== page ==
Jim Dempsey

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Black Belt
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Jeff D. wrote:

Ian, thanks for your interest. I will make these modifications to my path and give it a try. However, I am slightly skeptical that this is the problem, because the sample codes that come with the Intel compiler work properly.

The samples that you have tried are likely all built with static linking, which was the default project configuration up until some years ago.  Consequently they don't need to find the DLL forms of the runtime library at runtime, and consequently they don't care about your path.

If there is an example that uses OpenMP then I I suspect you will find that it fails to run, as the OpenMP runtime library is only available as a DLL these days.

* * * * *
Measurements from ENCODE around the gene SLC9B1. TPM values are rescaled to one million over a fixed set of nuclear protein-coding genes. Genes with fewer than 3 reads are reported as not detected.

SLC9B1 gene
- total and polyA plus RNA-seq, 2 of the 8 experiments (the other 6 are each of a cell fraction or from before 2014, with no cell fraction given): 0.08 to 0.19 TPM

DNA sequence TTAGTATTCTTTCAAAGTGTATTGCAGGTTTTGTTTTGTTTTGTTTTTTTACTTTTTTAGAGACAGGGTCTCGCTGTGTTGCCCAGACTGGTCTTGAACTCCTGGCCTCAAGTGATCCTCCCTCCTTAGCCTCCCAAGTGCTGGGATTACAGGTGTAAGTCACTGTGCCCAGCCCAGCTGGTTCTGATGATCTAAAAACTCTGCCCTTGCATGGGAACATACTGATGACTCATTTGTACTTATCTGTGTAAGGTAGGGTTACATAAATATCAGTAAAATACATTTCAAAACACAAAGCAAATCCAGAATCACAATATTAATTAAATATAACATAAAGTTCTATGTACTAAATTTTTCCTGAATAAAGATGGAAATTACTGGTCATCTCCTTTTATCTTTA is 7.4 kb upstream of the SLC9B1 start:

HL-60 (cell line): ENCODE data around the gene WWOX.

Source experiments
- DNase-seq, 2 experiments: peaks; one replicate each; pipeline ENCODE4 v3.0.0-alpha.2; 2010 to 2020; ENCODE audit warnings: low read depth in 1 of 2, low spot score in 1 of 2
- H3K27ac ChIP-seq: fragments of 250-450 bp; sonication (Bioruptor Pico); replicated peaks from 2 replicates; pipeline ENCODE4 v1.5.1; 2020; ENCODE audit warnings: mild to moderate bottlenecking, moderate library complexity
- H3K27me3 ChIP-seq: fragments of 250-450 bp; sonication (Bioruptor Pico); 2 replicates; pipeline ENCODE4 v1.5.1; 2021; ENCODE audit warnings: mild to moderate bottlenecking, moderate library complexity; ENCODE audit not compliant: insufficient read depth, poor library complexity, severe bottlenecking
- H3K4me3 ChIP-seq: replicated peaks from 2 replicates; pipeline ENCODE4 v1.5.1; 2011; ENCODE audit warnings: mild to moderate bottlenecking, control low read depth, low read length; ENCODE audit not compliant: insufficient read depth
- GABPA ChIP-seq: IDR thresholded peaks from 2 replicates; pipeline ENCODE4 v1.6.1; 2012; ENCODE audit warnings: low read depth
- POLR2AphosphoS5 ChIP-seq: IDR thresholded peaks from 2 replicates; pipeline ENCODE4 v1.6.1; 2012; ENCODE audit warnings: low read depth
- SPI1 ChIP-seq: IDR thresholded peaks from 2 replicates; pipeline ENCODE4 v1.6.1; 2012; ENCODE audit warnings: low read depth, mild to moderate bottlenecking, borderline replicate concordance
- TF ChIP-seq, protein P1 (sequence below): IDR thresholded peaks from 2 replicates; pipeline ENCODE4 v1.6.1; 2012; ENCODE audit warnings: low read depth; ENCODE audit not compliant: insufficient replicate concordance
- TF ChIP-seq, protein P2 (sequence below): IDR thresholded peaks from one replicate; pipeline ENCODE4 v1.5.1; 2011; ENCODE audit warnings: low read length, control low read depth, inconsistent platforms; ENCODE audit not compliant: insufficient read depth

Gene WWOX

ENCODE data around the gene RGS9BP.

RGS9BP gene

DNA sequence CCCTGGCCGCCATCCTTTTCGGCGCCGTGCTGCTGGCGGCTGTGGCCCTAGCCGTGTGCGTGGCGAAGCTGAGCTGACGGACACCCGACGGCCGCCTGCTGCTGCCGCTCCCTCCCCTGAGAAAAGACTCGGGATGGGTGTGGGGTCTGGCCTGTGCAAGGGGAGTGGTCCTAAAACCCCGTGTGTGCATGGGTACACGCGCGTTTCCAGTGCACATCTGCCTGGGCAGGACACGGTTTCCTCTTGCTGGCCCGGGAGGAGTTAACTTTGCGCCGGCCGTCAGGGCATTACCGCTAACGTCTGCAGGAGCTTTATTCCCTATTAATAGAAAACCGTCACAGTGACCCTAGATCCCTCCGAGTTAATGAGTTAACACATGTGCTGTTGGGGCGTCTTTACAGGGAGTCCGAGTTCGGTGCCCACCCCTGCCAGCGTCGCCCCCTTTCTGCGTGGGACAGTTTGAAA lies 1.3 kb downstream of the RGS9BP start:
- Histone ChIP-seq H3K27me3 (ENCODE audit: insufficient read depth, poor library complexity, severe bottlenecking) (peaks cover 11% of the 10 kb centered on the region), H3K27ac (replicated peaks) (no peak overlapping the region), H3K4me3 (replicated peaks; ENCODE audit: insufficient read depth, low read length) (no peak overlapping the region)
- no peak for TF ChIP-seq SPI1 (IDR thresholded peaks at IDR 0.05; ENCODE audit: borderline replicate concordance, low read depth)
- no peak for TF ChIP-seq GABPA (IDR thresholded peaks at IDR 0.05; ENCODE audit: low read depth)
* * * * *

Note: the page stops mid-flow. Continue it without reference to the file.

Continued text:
To show you what you should expect...

I have only just moved to Windows 10, and I see that they have dramatically improved the PATH editor.  To access it press Windows-Break (or find System in Control Panel), then Advanced System Settings, click Environment Variables, under the System variables select "Path" and click Edit.  If you are using an earlier version of windows, then you will basically just see a long line of text (hence the recommendation to use a separate text editor to sort things out).

path-edit.png

I have installed the 2017 beta, and its installation has created the first two entries that are additional copies of the runtime that somewhat duplicate the "normal" runtime directories that start with the %INTEL_DEV_REDIST%... environment variable.  We'll see if the beta installation cleans that up correctly in a month or two when 2017 proper comes out.  (In this case the C:\Windows and C:\Windows\system32 directories are duplicates created with the upgrade to Windows 10 - the canonical form of those appear further down with references to the %systemroot% environment variable.)